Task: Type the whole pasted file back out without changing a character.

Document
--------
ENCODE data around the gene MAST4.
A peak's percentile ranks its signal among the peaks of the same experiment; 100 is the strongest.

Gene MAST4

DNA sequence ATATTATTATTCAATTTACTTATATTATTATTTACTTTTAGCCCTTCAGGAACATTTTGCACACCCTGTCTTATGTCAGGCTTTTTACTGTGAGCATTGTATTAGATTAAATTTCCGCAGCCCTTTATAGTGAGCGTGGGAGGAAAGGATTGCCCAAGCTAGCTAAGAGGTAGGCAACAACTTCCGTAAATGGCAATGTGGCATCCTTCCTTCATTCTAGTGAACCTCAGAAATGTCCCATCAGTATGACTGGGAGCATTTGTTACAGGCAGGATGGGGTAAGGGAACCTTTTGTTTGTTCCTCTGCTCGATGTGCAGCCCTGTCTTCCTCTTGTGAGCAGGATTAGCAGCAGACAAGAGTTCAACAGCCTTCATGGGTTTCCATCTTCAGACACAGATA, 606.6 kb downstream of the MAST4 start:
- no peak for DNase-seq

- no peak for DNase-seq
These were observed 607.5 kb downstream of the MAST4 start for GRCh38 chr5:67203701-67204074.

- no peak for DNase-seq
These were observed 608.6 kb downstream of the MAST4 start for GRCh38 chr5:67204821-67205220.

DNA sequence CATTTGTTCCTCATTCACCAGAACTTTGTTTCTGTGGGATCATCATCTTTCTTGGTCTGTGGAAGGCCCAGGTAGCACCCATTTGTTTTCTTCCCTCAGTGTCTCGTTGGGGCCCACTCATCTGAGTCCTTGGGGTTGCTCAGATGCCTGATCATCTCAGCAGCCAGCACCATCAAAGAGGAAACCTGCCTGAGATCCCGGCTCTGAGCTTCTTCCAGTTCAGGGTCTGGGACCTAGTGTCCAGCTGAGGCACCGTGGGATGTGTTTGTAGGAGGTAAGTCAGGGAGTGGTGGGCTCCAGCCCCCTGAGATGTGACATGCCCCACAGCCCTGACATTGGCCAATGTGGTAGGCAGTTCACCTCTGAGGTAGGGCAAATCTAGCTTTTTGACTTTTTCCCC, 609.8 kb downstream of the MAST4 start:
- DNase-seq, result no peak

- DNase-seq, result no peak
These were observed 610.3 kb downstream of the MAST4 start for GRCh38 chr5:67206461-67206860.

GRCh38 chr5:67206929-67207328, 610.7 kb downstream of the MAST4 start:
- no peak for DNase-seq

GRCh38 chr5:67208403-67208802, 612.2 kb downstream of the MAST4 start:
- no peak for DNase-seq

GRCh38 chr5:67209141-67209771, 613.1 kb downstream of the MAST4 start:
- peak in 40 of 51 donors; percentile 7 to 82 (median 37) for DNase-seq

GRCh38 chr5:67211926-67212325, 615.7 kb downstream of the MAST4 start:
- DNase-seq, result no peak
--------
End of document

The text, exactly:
ENCODE data around the gene MAST4.
A peak's percentile ranks its signal among the peaks of the same experiment; 100 is the strongest.

Gene MAST4

DNA sequence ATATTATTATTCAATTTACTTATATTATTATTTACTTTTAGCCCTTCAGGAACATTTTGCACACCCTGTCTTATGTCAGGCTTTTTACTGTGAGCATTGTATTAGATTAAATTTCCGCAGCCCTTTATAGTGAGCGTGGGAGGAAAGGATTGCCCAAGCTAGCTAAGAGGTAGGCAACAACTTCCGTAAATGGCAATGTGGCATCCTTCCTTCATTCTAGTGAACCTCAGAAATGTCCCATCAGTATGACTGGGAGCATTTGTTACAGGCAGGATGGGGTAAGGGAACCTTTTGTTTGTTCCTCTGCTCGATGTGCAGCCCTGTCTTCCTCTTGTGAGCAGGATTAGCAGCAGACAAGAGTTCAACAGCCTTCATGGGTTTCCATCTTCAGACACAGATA, 606.6 kb downstream of the MAST4 start:
- no peak for DNase-seq

- no peak for DNase-seq
These were observed 607.5 kb downstream of the MAST4 start for GRCh38 chr5:67203701-67204074.

- no peak for DNase-seq
These were observed 608.6 kb downstream of the MAST4 start for GRCh38 chr5:67204821-67205220.

DNA sequence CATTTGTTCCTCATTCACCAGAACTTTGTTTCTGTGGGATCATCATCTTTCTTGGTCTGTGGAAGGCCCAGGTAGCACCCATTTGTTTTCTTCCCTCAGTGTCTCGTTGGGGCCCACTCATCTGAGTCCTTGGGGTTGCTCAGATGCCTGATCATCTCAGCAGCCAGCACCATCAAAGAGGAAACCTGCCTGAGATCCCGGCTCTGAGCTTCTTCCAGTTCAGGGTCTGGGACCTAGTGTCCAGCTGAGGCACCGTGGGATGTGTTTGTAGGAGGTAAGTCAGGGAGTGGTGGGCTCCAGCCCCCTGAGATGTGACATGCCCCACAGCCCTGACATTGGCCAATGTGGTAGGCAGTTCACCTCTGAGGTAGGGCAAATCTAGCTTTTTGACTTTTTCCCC, 609.8 kb downstream of the MAST4 start:
- DNase-seq, result no peak

- DNase-seq, result no peak
These were observed 610.3 kb downstream of the MAST4 start for GRCh38 chr5:67206461-67206860.

GRCh38 chr5:67206929-67207328, 610.7 kb downstream of the MAST4 start:
- no peak for DNase-seq

GRCh38 chr5:67208403-67208802, 612.2 kb downstream of the MAST4 start:
- no peak for DNase-seq

GRCh38 chr5:67209141-67209771, 613.1 kb downstream of the MAST4 start:
- peak in 40 of 51 donors; percentile 7 to 82 (median 37) for DNase-seq

GRCh38 chr5:67211926-67212325, 615.7 kb downstream of the MAST4 start:
- DNase-seq, result no peak